von Foerster: I don’t ever want a solo mp3 because that would take up my inbox and most supervisors would be really pissed if you sent an mp3 without asking. If I get your whole album on a download link that’s good because I travel a lot and can listen to it then. If it’s a physical CD though it becomes a coaster in my house or part of a fort I build with my dog. It’s great if I go to a website and can download a zip of your entire album in one click.
Also, I want whole albums. I don’t want to know what you think your favourite song is. Because what if it doesn’t fit what I’m working on? And now I’ve judged your entire career on one song. I work on 6 projects at a time so maybe the track you didn’t send me would fit something else or maybe your least favourite song of your own is the one that I think is the greatest.
Flora Ware: Yeah, you’re right, I guess we can’t always be our best judge of what’s going to work out there..
von Foerster: Well because it’s not always even just what I like, it’s also what I know will fit with the directors taste, the producer’s taste, the studio’s taste, the networks taste. There’s a lot of people to please so I’m the filter for basically legal reasons and taste reasons.
Indie Chick: If you can’t find out how a music supervisor specifically wants to be contacted, what’s your best generic advice?
von Foerster: 1. Don’t try to approach the music supervisor directly, because that’s what music coordinators are for. Coordinators do some of the same job that supervisors do but their boss is the supervisor and they’re usually the ones that go through all of the music, and they’re usually the next wave of supervisors anyway so those are the people to go to.
2. Don’t ever call a music supervisor because most people don’t answer their phones anymore because we can’t get our jobs done. Our job is listening so if we’re on the phone, we have to stop what we’re doing.
3. Email is really the best way to get a hold of anybody and keep the email as short as possible. For me I like to have someone say where they’re from, and if they have their own rights, if they own their masters and if you don’t have it that’s fine, just say who does have it, then just what kind of music it is.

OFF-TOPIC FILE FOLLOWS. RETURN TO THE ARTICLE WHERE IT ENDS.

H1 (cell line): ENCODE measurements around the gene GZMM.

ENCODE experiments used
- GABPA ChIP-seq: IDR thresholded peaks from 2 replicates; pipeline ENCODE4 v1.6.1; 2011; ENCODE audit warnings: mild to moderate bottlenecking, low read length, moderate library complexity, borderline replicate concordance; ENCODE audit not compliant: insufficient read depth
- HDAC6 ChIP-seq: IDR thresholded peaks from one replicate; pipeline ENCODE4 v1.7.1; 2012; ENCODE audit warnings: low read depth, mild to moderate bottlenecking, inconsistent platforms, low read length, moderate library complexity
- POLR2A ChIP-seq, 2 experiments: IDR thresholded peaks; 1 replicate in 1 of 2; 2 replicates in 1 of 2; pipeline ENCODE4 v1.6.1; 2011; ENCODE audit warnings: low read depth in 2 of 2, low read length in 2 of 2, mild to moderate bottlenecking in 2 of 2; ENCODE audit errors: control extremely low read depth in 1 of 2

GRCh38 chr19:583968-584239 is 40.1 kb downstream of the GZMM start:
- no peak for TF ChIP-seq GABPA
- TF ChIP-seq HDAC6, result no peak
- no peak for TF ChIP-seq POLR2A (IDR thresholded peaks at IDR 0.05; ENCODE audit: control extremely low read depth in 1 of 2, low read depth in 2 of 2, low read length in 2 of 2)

4. No one needs headshots. People have actually sent me 8/10 glossies as if I was a casting agent as well as huge press kits! Like that’s like 9 trees.. you don’t need to do that.
5. The biggest thing, if you’re going to ask how to send it, just send them the link anyway. So even if they don’t get back to you to say how they want it, you’ve already sent them the music. If you do just ask and you wait, you may never hear back and you’ve just wasted an opportunity or you’re maybe making them create another email that they don’t want to send.
Indie Chick: What else do artists need to do and have figured out in order to get their music placed?
von Foerster: You have to have the rights to your publishing or master or know who does. A lot of people aren’t even registered with SOCAN when I talk to them and I’m like ‘You’ll never get royalties.. there’s almost no point in you reaching out to me because all you’ll ever see is the upfront money, which probably wont be all that much and then you’re done.’ And the whole point is the back end. So you’re already failing yourself by not knowing that and then coming to me and being like ‘well how do I do it’ and I’m like ‘no no no, that’s what the internet is for.’ Look it up, everything is out there these days. You kinda have no excuse to not invest in yourself.
Speed Dating Q&A for Indie Artists & The Industry continued in the next Issue of Urban Pie.
THE NITTY GRITTY ON FLORA WARE
Buy Flora’s Music on CD Baby
Where to Listen:
Where to Buy:
*cdbaby.com, iTunes *= buy here first so artists can make the most money
On the Web:
www.floramusic.com, facebook.com/Flora.Ware.Music, myspace.com/floraware
Musical Sound in 4 words or Less:
Ideal performance setting:
Playing in a dimly lit club, for a listening audience seated cabaret style at round tables, or, performing outside at a summer festival, watching hundreds of people dance and sway to my music in the sunshine.
What she’d call the phase she’s in:
Transitioning from jazz chanteuse to original artist, getting on my feet here in the city, networking, networking, networking..